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How to Know if an Adoption Match is “Right” for You

By Stacey Levine, LMHC, Adoption Counselor  | August, 2016

Hello!  My name is Stacey Levine and I have been in the adoption field as a social worker for almost 20 years.  You might say I am obsessed with adoption.  The whole thing...birth parents, adoptive parents, adoptees.  There is something special in adoption and I am so happy to be a part of it all.

Through my years, I have formed many opinions about knowing if a case is THE case for you.  When you get that call, the call you have been waiting and hoping for, there can be a myriad of emotions.  Elation, relief, excitement and yes...even fear and trepidation.  My absolute best advice is to take note of what your gut feeling is telling you.  It will be your best guide.  When you learn about the details of the case, circumstances of birth parents, their desires, background on birth families, drug and alcohol use and other facts, an initial response is important.  I find that it is important to understand what this woman who is seeking to place her child has experienced in her life.  For example, a birth mom who was diagnosed bipolar at age 16 after being victimized and abused, has never taken medication and with therapy has moved forward, may not be bipolar at all.  It is important to look at family history and assess current situation.  Although the decision is all yours to make, it may be important to run it by your social worker to help understand what exactly you are feeling about the case.   If the case just doesn't feel right, it may not be the best option to accept just because it is "almost perfect" for you and you are ready NOW.  This is a lifelong commitment and the beautiful baby you will bring into your world will be yours forever!  We had a case where the chosen adoptive family did not work out after the baby tested positive for a drug the family was not comfortable with. The baby was full term, no withdrawals and discharged as a healthy newborn after 48 hours.  We called other families who needed too much time to make a decision and then we called a single mom and told her the bare details of the case.  She screamed and said "I am on my way."  She did not know anything about the case, but later told me she knew this baby was hers.  He is a thriving 8 year old today.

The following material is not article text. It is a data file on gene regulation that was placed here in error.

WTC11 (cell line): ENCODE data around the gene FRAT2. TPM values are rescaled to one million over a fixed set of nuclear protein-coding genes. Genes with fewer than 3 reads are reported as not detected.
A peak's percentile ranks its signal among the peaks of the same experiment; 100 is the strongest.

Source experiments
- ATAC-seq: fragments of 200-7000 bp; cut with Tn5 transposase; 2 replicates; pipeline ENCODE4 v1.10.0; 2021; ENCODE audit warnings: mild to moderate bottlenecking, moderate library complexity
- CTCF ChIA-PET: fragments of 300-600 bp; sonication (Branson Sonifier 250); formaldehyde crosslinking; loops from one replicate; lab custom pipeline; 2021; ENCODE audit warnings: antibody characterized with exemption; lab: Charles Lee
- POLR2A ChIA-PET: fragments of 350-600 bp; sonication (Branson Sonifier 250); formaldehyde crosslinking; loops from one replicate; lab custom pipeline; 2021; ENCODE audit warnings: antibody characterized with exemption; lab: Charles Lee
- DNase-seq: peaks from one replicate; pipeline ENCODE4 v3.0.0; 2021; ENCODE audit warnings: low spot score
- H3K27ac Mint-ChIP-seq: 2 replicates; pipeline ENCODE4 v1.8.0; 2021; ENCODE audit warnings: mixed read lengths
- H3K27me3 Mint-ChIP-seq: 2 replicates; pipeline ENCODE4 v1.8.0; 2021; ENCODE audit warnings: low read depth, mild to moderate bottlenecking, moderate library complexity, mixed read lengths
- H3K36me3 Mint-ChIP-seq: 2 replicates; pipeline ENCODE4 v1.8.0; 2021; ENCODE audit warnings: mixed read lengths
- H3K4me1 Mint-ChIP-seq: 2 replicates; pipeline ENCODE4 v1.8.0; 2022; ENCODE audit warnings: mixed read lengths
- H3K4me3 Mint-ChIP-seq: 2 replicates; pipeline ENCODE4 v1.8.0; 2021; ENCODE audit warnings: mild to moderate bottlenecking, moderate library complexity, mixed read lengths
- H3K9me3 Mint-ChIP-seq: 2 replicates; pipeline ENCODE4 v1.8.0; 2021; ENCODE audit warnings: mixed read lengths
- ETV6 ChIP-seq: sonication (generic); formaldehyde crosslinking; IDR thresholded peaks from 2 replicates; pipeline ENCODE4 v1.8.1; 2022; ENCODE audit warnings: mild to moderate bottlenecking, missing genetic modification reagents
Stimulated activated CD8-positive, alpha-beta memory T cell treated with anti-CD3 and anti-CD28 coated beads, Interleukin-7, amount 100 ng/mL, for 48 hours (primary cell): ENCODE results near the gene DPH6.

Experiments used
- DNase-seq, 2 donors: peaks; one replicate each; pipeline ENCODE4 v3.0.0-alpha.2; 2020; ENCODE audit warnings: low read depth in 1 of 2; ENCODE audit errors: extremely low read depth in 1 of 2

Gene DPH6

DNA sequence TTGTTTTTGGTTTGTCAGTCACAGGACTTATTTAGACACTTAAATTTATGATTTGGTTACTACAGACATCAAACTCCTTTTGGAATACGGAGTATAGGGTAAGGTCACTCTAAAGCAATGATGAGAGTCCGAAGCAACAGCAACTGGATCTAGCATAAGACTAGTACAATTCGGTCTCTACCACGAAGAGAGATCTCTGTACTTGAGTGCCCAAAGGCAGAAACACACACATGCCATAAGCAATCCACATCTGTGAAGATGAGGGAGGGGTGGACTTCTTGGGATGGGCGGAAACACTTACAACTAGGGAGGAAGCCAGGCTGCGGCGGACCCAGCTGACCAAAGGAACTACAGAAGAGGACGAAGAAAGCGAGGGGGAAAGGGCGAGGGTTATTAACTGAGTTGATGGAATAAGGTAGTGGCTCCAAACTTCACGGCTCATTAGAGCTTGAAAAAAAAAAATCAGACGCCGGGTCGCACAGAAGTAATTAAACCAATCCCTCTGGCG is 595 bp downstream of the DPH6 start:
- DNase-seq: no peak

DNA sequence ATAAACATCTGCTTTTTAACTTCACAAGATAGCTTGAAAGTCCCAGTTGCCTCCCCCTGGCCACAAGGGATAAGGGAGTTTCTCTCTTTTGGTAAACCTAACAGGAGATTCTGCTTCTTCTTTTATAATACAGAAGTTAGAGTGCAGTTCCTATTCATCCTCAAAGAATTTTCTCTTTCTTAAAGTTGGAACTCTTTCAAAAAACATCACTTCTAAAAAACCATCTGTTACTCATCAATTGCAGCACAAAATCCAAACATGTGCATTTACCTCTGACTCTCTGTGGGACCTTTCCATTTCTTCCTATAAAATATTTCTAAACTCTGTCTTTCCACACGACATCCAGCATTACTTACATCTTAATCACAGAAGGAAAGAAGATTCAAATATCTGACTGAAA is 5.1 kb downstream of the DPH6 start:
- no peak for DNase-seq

In summary, please know the right case will FEEL like the right case.  Try to enjoy the process and enjoy your new addition when he or she arrives!

Stacey Levine, Adoption Counselor

19 years experience in the adoption field